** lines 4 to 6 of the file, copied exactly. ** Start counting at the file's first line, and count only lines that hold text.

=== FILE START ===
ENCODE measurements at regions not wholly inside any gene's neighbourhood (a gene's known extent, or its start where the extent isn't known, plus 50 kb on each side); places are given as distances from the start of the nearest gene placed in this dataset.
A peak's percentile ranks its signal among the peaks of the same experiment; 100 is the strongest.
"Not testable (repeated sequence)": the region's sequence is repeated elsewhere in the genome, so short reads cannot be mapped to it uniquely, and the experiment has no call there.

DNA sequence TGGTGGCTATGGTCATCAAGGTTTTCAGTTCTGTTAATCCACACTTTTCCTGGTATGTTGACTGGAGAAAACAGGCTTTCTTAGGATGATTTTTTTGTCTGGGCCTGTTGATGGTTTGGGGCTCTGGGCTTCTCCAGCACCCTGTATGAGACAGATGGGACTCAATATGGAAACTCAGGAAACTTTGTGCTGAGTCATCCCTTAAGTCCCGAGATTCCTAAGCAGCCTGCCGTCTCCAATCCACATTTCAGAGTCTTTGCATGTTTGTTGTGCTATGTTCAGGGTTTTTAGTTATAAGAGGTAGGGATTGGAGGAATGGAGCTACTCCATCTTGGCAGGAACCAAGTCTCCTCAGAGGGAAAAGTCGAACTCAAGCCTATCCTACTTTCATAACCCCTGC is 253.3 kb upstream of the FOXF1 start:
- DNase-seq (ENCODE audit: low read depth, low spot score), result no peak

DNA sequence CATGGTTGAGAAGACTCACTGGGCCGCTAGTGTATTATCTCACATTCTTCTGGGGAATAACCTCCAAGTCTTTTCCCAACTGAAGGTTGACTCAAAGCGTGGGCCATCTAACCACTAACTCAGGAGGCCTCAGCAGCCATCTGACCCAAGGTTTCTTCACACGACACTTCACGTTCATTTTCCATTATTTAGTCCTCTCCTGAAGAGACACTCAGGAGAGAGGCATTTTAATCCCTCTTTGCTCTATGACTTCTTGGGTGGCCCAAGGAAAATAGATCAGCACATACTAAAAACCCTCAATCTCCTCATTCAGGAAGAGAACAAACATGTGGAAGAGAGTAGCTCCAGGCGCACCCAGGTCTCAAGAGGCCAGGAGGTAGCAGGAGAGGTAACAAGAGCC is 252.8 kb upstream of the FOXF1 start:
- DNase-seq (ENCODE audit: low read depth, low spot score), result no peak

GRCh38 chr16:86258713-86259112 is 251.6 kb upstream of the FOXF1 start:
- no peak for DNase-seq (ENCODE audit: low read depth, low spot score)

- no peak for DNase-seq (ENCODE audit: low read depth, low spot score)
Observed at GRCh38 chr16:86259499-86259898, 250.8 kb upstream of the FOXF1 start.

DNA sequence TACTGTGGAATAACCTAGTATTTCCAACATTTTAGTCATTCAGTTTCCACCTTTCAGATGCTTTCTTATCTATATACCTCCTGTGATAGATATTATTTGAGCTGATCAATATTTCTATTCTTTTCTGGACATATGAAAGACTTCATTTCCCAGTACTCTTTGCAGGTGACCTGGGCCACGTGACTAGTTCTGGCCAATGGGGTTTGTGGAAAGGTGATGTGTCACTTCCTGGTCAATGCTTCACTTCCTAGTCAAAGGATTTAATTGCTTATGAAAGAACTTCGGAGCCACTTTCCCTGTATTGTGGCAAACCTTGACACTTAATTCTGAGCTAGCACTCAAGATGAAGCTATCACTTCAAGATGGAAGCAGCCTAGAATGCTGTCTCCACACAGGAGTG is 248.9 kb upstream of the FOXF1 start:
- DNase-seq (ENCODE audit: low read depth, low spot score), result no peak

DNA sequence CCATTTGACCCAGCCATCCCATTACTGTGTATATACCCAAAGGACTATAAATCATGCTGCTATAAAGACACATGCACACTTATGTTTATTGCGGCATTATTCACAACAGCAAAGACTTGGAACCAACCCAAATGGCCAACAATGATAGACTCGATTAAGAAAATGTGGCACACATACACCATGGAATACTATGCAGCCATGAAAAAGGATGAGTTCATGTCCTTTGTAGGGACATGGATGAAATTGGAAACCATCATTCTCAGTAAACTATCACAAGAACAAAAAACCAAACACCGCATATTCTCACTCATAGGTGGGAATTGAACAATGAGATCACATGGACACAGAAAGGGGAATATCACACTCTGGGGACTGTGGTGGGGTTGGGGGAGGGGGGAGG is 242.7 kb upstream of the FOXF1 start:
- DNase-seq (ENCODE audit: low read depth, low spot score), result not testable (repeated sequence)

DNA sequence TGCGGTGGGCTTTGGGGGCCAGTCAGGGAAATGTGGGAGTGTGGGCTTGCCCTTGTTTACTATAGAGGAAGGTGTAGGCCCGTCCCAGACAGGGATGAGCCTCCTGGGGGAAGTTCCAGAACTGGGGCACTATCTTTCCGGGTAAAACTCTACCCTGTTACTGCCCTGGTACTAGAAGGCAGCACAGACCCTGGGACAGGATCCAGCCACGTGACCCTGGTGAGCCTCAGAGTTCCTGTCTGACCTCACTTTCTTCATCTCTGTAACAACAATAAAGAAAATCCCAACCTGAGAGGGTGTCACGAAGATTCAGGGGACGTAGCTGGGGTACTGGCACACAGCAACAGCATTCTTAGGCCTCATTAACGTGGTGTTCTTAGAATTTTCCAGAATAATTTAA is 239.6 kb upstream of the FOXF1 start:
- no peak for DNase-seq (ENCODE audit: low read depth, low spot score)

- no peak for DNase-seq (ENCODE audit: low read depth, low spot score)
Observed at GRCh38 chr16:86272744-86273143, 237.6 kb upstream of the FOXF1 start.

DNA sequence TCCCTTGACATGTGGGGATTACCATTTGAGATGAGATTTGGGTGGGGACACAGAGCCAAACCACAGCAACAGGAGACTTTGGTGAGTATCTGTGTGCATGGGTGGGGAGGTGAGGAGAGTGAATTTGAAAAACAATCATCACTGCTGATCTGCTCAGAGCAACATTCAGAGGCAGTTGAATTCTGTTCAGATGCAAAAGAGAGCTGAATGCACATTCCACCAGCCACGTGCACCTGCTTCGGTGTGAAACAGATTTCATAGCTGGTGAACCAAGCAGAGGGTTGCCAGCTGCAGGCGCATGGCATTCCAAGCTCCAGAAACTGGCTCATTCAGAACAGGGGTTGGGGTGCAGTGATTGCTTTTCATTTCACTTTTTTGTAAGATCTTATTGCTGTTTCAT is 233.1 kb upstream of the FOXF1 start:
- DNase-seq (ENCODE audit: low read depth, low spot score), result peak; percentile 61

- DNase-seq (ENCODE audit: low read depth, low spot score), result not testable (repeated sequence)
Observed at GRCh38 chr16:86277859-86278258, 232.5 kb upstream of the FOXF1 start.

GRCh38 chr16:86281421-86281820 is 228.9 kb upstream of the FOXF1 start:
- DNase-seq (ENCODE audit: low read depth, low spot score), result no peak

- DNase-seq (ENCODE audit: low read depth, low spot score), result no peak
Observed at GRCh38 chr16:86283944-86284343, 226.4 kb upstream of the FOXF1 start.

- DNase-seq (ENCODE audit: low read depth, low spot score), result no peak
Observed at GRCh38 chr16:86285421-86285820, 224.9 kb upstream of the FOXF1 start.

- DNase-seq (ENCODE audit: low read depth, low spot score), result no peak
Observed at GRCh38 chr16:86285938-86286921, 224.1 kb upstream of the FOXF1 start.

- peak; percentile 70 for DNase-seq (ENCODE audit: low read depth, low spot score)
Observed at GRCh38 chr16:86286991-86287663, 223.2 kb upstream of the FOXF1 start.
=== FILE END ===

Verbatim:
DNA sequence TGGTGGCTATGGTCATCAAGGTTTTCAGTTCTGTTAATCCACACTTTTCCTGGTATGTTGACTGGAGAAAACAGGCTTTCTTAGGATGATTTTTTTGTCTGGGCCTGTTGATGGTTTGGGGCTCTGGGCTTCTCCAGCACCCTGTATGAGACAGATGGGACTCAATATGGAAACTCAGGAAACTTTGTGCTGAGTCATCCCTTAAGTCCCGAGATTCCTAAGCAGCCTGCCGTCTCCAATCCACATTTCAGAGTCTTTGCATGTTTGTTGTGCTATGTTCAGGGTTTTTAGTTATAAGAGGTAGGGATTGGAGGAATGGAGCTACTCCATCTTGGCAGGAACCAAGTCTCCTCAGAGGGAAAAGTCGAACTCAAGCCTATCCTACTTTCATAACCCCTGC is 253.3 kb upstream of the FOXF1 start:
- DNase-seq (ENCODE audit: low read depth, low spot score), result no peak

DNA sequence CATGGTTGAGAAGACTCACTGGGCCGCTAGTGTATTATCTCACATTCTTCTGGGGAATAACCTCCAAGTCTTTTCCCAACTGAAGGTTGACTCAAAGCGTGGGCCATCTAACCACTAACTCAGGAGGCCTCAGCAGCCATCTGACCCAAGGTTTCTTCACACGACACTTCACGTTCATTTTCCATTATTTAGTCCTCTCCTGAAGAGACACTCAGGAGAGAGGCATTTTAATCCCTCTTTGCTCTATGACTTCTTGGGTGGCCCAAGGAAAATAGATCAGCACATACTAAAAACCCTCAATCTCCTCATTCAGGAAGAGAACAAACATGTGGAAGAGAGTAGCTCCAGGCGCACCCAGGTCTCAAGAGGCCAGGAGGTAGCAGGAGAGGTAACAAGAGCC is 252.8 kb upstream of the FOXF1 start: